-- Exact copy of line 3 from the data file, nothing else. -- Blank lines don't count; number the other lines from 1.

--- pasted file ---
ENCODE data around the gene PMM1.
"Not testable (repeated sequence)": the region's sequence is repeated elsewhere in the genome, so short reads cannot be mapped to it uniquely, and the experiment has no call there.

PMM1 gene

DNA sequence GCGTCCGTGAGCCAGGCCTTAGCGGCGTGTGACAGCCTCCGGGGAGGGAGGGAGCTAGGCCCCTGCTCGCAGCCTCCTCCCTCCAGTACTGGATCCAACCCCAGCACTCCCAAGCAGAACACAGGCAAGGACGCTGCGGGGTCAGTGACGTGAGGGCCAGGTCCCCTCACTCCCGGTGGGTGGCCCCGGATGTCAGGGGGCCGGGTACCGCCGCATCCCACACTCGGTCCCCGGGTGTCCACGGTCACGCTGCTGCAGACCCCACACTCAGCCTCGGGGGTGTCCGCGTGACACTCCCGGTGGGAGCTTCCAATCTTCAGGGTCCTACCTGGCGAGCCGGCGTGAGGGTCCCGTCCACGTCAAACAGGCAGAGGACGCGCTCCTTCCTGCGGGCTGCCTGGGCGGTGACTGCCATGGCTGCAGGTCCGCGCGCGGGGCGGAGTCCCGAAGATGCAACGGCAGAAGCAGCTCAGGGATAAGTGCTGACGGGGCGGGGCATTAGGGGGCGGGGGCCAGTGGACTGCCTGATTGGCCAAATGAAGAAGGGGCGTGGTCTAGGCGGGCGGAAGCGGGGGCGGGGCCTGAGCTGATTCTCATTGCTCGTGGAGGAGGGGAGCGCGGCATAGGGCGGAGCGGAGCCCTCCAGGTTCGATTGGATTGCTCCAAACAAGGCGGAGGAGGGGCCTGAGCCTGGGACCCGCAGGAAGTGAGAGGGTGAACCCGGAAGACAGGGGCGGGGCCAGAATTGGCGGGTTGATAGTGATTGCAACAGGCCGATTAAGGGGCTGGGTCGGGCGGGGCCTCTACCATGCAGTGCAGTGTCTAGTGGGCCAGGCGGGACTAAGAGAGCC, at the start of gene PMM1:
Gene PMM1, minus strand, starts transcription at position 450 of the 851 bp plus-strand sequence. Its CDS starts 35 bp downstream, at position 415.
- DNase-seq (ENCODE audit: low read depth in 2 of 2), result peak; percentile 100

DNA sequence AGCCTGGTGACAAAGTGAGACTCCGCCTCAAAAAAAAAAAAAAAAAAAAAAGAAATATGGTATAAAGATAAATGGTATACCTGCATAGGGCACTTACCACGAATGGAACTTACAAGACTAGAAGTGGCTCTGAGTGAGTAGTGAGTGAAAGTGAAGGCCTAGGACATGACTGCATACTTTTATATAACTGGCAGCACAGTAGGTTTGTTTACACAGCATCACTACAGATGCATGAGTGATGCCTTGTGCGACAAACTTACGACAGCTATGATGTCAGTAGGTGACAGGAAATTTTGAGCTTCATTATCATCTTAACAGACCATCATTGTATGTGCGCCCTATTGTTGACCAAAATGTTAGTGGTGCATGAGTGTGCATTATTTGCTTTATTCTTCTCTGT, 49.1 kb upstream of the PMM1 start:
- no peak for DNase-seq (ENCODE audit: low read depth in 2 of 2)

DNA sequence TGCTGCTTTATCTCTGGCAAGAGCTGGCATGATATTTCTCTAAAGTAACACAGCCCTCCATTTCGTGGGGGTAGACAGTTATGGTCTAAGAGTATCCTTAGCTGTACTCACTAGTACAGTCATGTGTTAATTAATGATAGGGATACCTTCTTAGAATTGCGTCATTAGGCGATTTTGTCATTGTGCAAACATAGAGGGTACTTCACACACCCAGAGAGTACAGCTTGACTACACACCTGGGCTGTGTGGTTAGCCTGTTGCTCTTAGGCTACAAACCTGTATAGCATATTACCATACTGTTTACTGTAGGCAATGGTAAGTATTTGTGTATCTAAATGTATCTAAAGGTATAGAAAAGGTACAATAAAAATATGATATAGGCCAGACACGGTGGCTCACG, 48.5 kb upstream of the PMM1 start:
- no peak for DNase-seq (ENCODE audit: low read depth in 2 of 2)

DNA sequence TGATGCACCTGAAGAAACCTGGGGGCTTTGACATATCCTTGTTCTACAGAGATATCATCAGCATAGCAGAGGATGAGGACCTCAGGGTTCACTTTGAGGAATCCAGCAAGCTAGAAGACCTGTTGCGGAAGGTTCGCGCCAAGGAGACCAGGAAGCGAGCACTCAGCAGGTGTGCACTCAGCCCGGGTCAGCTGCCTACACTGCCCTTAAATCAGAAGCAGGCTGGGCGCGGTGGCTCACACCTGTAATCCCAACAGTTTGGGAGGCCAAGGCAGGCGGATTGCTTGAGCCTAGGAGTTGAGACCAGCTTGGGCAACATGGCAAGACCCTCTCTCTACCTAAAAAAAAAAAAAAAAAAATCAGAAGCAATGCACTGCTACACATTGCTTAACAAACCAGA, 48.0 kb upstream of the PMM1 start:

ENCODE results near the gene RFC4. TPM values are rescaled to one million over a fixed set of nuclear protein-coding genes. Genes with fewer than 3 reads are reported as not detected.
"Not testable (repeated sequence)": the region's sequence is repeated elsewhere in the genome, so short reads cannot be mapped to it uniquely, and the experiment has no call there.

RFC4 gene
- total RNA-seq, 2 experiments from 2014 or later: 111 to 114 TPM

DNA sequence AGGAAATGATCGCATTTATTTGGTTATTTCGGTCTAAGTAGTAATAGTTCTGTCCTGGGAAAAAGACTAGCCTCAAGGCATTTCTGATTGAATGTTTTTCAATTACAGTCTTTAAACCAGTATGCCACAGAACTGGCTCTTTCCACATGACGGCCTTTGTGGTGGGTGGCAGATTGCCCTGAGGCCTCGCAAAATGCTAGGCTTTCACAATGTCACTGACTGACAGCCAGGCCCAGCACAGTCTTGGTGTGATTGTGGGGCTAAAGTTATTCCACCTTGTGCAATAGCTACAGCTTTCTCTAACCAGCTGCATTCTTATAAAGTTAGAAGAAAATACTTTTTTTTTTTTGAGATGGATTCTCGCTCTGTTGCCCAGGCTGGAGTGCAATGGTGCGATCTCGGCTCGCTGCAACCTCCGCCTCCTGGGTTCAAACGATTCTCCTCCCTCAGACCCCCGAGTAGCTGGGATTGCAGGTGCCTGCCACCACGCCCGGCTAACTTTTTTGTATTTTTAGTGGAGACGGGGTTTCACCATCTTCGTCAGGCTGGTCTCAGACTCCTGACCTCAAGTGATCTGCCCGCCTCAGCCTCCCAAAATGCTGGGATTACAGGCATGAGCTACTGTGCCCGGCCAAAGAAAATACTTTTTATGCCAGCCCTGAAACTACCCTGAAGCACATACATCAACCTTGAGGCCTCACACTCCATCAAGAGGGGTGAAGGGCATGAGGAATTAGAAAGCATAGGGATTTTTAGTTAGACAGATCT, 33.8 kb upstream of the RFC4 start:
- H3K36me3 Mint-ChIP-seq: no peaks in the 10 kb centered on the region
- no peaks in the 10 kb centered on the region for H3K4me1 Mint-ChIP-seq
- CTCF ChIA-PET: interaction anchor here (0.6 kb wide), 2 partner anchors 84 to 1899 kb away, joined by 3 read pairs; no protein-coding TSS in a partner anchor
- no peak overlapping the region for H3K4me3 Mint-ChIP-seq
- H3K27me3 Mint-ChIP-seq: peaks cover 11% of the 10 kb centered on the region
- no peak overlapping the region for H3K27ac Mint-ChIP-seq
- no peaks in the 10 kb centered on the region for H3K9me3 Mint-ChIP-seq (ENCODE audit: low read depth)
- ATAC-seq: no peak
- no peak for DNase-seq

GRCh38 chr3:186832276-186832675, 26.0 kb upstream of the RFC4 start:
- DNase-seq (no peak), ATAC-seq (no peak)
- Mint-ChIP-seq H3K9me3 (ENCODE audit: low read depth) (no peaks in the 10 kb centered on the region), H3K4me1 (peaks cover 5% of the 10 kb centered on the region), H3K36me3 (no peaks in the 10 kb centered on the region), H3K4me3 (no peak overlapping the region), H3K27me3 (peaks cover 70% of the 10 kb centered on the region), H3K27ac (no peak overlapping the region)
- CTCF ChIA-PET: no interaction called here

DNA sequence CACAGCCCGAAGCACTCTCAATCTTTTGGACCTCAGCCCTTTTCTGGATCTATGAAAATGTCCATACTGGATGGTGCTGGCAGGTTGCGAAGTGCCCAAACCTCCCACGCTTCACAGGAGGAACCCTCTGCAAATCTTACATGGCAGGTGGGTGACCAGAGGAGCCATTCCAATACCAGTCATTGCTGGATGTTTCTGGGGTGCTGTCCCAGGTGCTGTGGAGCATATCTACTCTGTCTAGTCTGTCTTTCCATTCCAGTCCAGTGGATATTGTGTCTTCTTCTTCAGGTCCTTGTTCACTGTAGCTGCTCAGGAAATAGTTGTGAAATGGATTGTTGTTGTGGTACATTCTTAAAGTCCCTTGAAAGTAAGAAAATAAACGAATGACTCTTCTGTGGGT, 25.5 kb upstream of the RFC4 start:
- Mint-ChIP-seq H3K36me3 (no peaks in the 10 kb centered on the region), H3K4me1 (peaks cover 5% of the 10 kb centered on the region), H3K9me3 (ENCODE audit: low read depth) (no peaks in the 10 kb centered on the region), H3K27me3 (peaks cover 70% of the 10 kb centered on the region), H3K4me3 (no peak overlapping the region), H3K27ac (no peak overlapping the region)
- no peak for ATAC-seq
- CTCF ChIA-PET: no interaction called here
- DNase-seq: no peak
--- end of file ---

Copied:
PMM1 gene